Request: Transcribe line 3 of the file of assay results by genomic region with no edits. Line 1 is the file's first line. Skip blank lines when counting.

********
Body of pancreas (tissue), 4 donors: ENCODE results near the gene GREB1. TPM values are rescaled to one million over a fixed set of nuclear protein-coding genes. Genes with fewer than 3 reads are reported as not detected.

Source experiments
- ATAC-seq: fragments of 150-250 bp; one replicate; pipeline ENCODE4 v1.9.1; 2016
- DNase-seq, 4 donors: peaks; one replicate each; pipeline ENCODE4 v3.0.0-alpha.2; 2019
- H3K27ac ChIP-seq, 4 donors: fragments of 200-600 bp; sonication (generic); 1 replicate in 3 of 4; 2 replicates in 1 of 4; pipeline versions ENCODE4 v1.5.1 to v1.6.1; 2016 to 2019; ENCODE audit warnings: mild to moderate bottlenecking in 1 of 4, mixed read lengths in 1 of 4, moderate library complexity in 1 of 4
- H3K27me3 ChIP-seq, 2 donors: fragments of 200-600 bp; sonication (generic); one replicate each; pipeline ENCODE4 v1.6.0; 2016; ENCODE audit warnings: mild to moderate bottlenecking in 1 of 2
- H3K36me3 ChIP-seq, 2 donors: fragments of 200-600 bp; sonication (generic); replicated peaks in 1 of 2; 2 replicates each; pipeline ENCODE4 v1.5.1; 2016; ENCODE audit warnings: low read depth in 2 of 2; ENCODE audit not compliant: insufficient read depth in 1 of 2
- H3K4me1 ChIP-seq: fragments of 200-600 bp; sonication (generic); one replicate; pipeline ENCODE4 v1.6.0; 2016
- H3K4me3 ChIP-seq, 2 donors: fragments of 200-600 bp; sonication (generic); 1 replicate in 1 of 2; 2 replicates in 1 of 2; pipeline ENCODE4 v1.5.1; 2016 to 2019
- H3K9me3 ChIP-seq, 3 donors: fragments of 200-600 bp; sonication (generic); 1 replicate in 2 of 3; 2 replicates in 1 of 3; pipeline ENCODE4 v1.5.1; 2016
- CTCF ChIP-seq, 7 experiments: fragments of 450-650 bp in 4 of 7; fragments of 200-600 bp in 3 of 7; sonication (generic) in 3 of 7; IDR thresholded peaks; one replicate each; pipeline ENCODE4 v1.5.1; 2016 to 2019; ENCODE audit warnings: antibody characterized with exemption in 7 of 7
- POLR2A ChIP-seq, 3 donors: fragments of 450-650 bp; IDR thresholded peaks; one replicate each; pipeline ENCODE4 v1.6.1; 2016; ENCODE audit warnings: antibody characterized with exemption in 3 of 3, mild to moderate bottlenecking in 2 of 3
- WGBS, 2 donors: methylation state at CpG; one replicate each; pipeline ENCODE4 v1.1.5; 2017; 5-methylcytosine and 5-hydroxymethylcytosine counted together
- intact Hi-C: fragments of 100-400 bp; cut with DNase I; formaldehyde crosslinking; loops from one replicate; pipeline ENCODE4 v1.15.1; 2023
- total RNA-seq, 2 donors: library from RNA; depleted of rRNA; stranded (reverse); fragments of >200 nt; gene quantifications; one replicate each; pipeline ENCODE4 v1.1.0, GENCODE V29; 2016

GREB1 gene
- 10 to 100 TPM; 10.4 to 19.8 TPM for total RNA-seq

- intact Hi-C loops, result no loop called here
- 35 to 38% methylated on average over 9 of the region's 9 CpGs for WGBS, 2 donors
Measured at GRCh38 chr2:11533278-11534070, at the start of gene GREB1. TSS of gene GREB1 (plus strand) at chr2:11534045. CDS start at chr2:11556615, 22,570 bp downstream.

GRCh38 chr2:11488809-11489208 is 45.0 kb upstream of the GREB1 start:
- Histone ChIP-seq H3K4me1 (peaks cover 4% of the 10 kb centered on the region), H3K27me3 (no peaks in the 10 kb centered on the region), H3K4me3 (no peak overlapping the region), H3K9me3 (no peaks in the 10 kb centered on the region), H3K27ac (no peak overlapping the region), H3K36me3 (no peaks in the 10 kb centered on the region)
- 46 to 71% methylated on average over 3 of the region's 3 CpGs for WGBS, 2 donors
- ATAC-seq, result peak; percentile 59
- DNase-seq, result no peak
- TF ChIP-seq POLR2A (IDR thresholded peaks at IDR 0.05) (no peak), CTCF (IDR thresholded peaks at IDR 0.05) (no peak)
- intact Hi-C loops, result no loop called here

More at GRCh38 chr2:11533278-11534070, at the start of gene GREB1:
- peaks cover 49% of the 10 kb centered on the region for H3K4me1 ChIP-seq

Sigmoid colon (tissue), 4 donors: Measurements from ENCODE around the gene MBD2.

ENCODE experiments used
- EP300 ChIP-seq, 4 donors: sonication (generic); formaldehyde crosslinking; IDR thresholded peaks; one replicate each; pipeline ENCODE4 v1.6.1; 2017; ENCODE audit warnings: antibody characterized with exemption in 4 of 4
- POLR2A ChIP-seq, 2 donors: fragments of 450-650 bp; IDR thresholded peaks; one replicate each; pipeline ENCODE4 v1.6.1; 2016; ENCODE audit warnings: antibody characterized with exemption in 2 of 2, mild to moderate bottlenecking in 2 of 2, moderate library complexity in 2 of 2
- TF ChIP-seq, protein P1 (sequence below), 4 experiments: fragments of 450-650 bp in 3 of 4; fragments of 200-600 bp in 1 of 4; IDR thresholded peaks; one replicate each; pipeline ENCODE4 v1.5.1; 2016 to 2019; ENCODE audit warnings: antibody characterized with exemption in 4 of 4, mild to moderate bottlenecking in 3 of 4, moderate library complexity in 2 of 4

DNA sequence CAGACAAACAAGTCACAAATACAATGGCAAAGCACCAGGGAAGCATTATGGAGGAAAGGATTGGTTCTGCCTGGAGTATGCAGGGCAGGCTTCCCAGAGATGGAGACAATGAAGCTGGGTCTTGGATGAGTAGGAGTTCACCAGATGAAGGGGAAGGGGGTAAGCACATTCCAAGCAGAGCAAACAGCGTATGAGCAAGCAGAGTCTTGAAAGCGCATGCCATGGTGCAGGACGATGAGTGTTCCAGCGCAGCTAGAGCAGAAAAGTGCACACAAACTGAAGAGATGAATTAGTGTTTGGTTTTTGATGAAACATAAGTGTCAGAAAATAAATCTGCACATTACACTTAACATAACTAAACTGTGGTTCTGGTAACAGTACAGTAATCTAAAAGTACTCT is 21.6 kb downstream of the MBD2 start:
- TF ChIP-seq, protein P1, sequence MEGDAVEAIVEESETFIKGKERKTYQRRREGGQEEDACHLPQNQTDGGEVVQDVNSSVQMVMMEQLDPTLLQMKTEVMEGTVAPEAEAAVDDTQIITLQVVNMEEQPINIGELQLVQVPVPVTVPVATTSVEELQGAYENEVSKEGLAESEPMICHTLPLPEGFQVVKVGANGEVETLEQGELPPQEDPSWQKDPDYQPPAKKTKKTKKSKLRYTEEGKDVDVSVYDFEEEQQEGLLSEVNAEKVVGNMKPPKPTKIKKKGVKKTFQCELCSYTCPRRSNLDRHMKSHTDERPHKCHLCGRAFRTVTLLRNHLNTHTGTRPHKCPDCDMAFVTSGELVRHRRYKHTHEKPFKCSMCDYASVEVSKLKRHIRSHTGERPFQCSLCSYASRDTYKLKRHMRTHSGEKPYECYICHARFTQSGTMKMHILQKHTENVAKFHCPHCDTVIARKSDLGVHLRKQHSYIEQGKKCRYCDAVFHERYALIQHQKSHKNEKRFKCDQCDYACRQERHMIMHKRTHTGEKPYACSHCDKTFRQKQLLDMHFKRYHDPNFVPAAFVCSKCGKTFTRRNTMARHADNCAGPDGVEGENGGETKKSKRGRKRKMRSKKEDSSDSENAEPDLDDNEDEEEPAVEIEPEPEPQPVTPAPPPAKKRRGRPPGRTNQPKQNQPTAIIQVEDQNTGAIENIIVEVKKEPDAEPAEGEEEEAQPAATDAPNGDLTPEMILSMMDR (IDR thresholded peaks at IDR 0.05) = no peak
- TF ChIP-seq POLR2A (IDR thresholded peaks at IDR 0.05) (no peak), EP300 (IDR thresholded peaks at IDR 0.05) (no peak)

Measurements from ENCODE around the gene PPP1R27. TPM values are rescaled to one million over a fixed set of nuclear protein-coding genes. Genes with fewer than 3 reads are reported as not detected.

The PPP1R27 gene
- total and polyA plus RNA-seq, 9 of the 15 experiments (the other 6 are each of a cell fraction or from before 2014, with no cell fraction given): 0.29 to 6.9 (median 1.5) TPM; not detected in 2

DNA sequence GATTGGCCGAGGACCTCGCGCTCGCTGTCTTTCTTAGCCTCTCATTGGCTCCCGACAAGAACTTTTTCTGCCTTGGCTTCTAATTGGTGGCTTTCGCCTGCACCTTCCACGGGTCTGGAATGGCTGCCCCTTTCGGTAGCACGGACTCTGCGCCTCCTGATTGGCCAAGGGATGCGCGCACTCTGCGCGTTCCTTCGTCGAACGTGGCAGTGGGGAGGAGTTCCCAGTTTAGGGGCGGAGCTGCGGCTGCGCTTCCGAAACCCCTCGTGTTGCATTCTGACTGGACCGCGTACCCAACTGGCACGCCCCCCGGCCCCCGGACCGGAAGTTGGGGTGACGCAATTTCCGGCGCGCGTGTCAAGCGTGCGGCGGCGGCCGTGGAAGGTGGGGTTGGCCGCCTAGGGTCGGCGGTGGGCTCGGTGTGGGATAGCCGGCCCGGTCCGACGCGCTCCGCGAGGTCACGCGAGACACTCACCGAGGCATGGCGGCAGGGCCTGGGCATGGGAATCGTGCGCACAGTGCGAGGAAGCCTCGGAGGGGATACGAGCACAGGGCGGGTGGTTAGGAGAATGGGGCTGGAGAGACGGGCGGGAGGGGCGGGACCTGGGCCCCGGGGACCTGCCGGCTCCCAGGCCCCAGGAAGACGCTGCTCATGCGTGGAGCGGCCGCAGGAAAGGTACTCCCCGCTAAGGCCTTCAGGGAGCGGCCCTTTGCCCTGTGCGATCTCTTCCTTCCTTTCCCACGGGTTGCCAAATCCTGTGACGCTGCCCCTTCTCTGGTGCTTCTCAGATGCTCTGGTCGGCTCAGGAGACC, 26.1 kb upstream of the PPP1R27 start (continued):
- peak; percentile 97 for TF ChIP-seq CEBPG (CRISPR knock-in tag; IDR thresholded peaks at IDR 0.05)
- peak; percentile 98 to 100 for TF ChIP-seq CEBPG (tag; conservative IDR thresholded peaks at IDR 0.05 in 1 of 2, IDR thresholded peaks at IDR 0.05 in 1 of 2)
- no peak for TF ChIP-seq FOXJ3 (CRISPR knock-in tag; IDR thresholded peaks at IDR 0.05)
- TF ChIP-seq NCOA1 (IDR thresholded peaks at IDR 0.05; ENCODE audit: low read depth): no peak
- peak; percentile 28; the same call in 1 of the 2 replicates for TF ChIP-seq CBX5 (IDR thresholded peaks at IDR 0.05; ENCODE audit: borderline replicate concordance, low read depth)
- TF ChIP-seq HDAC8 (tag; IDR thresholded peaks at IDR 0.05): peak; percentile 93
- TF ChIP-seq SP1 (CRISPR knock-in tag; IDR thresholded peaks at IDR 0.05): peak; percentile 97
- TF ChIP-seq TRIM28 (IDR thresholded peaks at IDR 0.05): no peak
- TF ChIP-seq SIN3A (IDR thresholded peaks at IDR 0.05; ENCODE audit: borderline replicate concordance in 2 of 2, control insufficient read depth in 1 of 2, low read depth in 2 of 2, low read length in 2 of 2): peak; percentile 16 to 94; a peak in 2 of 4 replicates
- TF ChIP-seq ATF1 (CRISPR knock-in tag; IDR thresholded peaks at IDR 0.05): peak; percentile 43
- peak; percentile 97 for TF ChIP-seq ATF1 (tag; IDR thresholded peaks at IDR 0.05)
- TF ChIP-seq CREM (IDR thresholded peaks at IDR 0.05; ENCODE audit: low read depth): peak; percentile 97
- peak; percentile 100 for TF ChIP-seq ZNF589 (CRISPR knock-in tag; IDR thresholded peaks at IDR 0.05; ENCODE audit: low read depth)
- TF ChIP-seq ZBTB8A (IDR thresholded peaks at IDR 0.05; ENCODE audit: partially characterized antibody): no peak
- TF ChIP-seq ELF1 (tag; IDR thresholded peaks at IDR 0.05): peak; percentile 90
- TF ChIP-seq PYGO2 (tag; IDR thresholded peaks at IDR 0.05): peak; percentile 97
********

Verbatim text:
- ATAC-seq: fragments of 150-250 bp; one replicate; pipeline ENCODE4 v1.9.1; 2016